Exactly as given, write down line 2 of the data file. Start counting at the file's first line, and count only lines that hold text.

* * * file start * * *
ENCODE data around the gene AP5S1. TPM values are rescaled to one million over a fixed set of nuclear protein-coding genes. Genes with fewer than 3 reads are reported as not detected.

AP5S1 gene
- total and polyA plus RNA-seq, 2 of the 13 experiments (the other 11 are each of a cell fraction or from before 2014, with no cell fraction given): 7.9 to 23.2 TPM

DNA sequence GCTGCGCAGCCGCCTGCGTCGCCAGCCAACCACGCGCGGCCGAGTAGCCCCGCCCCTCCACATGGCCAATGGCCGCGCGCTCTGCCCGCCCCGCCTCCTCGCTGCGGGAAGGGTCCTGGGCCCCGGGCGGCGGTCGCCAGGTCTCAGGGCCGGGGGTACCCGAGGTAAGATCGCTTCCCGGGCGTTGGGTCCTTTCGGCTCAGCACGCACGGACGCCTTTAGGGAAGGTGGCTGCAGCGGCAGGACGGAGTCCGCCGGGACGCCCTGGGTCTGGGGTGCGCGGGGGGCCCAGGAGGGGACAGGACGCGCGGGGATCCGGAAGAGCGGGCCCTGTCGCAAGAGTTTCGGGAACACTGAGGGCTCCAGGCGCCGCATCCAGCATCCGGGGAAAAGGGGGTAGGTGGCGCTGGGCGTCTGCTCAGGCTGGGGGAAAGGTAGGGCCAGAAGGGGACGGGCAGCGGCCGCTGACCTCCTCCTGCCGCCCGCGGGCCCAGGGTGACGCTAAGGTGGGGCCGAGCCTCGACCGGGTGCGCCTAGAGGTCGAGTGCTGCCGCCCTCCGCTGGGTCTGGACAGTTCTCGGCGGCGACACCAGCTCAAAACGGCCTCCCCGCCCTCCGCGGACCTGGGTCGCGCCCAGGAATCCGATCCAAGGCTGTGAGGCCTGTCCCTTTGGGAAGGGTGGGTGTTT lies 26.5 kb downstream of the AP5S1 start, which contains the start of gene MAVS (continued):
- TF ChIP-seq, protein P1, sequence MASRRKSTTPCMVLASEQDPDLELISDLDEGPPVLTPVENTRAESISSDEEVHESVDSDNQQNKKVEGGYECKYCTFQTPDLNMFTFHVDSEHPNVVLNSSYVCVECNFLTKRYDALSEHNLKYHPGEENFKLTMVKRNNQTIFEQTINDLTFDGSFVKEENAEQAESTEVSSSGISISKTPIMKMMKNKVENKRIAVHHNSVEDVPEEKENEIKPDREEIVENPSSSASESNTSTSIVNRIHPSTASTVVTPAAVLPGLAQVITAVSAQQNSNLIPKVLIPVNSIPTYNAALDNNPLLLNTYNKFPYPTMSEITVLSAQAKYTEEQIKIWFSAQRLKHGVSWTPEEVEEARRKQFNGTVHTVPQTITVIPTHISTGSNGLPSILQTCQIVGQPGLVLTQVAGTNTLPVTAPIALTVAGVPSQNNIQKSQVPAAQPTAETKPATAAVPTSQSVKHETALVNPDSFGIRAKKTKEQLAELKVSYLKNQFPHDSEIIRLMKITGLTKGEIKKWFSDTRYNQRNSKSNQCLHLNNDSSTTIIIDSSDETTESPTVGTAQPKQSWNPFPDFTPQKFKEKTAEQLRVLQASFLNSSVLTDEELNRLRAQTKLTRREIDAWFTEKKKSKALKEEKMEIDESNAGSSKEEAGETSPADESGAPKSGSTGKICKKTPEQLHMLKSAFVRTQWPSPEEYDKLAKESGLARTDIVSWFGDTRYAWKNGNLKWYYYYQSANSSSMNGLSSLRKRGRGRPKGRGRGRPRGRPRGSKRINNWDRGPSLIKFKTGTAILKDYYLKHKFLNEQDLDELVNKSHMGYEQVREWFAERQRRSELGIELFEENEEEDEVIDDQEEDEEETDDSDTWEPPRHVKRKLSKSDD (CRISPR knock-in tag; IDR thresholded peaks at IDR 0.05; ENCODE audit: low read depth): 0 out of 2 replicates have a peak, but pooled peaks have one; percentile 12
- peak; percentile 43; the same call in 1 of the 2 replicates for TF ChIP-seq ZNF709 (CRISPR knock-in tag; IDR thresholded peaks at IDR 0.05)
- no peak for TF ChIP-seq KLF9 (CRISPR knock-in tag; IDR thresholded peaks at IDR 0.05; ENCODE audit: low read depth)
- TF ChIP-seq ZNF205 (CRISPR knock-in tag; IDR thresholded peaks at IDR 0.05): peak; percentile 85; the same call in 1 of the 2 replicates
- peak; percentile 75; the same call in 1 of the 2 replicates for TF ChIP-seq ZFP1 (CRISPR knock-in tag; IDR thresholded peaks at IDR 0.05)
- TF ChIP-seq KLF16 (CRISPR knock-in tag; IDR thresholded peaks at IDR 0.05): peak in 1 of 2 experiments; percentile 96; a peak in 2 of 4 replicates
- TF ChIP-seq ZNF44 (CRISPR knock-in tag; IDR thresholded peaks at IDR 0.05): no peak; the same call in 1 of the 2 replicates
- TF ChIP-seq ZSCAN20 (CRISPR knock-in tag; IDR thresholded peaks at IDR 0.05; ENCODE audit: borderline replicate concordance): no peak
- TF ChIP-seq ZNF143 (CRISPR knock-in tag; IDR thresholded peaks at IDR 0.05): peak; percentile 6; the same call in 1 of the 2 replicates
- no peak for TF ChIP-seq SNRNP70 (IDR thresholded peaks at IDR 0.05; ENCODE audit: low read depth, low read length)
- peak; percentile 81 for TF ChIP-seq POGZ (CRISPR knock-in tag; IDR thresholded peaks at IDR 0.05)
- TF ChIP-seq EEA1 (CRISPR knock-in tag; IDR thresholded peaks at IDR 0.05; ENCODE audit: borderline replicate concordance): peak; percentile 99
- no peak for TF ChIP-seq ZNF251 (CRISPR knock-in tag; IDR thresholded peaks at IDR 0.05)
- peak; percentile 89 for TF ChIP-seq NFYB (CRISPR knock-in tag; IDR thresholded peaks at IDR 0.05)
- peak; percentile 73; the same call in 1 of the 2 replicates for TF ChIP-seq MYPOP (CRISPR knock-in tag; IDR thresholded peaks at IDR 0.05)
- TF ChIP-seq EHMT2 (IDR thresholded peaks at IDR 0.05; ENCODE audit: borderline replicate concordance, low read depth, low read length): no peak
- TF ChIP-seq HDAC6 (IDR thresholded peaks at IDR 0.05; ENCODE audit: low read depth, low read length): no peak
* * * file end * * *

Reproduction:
AP5S1 gene